WEIGHTLIFTING, THE STRUGGLE AGAINST GRAVITY
EAV Barbell Weightlifting
There are ENDLESS approaches to training for weightlifting, improvement of the Snatch, Clean & Jerk; at EAV Barbell, we lean super loosely towards a mixture of a Russian and Chinese training style, involving lighter, more controlled weights, with lots of assistance work, but we're certainly not dogmatic, and of course, are happy to teach you how to work Snatches, Cleans, Jerks and their variations safely into a generalized fitness program.
Many of you may have seen these lifts performed at high repetitions, or done for time, in other training environments. We will NOT allow the competition lifts to be performed in a cardio-style, high-rep workout at EAV Barbell Club. To each their own, but in our estimation, there is too much to risk, and not enough to gain for a weightlifter or a casual athlete, from training the lifts in that way. When trained smartly, weightlifting has an incredibly low rate of injury. Get your cardio once you put the bar down!
If you have a coach, or your own program, and wish to be a member of our club, this is of course not an issue in any way. Beginners encouraged to inquire.
What is Weightlifting?
Weightlifting, also known commonly as Olympic Lifting, Oly Lifting, or Olympic-Style Weightlifting, in the most basic sense, is a discipline in which an athlete attempts maximum lifts of a loaded barbell in 2 competition lifts: The Snatch, and the Clean & Jerk. It is the only sport of its genre that is a sanctioned Olympic event, hence the "Olympic" moniker so often attached.
While Weightlifting, since the organization of the IWF (International Weightlifting Federation) in 1905, has long been a niche sport, its movements and training techniques have long been used by elite athletes, particularly team sport and track & field athletes, due to the inherent combination of strength training, coordination, and explosive, dynamic movement. Traditionally, weightlifting has found its greatest popularity, and its finest athletes, in Central/Eastern Europe, Russia, Central Asia, the Middle East and East Asia, though competitors have come from all over the globe, and more recently, the advent of CrossFit, which often incorporates Weightlifting movements, has sparked an explosion of interest here in the United States.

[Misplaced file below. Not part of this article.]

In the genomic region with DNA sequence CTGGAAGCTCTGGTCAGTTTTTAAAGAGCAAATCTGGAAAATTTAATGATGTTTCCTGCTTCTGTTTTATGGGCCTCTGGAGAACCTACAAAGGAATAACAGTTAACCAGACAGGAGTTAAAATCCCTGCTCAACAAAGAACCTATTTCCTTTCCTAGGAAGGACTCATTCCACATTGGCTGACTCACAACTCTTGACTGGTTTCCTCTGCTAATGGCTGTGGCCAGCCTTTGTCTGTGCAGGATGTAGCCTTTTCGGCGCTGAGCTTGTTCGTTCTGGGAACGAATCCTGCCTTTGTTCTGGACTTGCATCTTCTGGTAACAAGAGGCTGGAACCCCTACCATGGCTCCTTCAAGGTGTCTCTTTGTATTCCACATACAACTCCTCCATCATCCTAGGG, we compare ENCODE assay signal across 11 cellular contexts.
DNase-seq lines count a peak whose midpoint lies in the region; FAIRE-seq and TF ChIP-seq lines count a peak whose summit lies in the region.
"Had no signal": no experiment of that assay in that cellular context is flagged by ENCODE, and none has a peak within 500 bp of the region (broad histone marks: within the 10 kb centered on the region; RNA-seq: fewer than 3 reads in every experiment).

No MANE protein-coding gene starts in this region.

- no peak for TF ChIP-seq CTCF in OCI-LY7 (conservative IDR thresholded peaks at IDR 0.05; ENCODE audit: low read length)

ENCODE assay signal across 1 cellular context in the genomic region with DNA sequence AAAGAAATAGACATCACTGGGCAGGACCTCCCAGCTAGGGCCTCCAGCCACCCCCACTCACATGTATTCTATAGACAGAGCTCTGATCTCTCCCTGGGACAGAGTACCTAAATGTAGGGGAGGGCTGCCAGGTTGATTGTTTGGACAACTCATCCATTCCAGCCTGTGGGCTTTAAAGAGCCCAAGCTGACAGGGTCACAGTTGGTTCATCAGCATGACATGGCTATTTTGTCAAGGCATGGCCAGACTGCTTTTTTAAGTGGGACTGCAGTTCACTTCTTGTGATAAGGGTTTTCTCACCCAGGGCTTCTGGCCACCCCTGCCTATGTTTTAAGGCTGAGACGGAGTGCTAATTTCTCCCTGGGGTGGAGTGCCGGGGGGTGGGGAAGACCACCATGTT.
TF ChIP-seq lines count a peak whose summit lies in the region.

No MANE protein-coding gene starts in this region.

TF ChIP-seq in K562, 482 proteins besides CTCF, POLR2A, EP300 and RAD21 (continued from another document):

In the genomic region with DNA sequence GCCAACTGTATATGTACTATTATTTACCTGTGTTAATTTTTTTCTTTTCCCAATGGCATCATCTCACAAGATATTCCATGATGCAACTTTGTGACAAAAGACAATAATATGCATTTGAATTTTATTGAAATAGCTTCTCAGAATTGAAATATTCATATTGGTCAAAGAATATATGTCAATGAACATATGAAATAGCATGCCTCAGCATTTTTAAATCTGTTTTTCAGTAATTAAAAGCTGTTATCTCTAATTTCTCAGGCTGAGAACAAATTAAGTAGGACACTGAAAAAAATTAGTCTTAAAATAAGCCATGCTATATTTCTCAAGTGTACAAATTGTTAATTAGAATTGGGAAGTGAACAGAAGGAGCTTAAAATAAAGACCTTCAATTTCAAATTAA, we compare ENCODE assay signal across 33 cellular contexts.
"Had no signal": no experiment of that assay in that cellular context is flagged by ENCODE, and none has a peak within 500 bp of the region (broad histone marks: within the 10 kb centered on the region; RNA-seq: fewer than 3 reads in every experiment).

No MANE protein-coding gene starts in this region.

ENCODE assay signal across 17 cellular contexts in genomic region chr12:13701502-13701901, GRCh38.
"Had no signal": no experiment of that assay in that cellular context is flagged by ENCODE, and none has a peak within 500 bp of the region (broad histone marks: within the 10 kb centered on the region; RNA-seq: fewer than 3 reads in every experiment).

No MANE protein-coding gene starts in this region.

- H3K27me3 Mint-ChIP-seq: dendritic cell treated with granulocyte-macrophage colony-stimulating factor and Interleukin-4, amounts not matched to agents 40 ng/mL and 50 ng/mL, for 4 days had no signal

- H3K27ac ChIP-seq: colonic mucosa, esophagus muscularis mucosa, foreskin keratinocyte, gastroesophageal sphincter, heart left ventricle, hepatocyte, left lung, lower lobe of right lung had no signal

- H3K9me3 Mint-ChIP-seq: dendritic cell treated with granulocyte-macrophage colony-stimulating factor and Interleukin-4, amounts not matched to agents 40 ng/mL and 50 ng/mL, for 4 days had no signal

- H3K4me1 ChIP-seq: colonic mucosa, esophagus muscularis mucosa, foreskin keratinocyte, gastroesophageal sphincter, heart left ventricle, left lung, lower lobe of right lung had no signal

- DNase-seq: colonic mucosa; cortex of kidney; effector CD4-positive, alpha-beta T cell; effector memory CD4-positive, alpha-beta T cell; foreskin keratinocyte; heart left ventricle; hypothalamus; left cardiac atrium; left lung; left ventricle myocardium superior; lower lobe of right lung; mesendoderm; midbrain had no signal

Because one's size and bodyweight affects one's lifts so dramatically, Weightlifting is a weight-class sport; one competes against lifters in one's own weight class. Men compete in 8 classes, from 56kg-105+kg (Super-heavy), and women in 7 classes, from 48kg-75kg+. Competition groups are split between Youth (under 18), Juniors (18-35), Seniors (18-35), and Masters (35+, grouped according to age). While the big stages are at the Olympics, or at major competitions like the IWF World Championships, U.S. Nationals or the American Open, amateur lifters can find many smaller meets in which to compete, all over the country. Metro Atlanta hosts dozens of meets per year, many of which are open to anyone who wishes to try it out, and the weightlifting community generally opens its arms to even the most novice of lifters.
For those not interested in competition, weightlifting, or some incorporation of its movements, can be an amazing tool for general physical fitness. While many pursuits involve muscle recruitment, balance, coordination, mobility, strength, power and speed, Weightlifting neatly packages and develops all of the above, and can yield a pretty powerful, quick, and sexy YOU!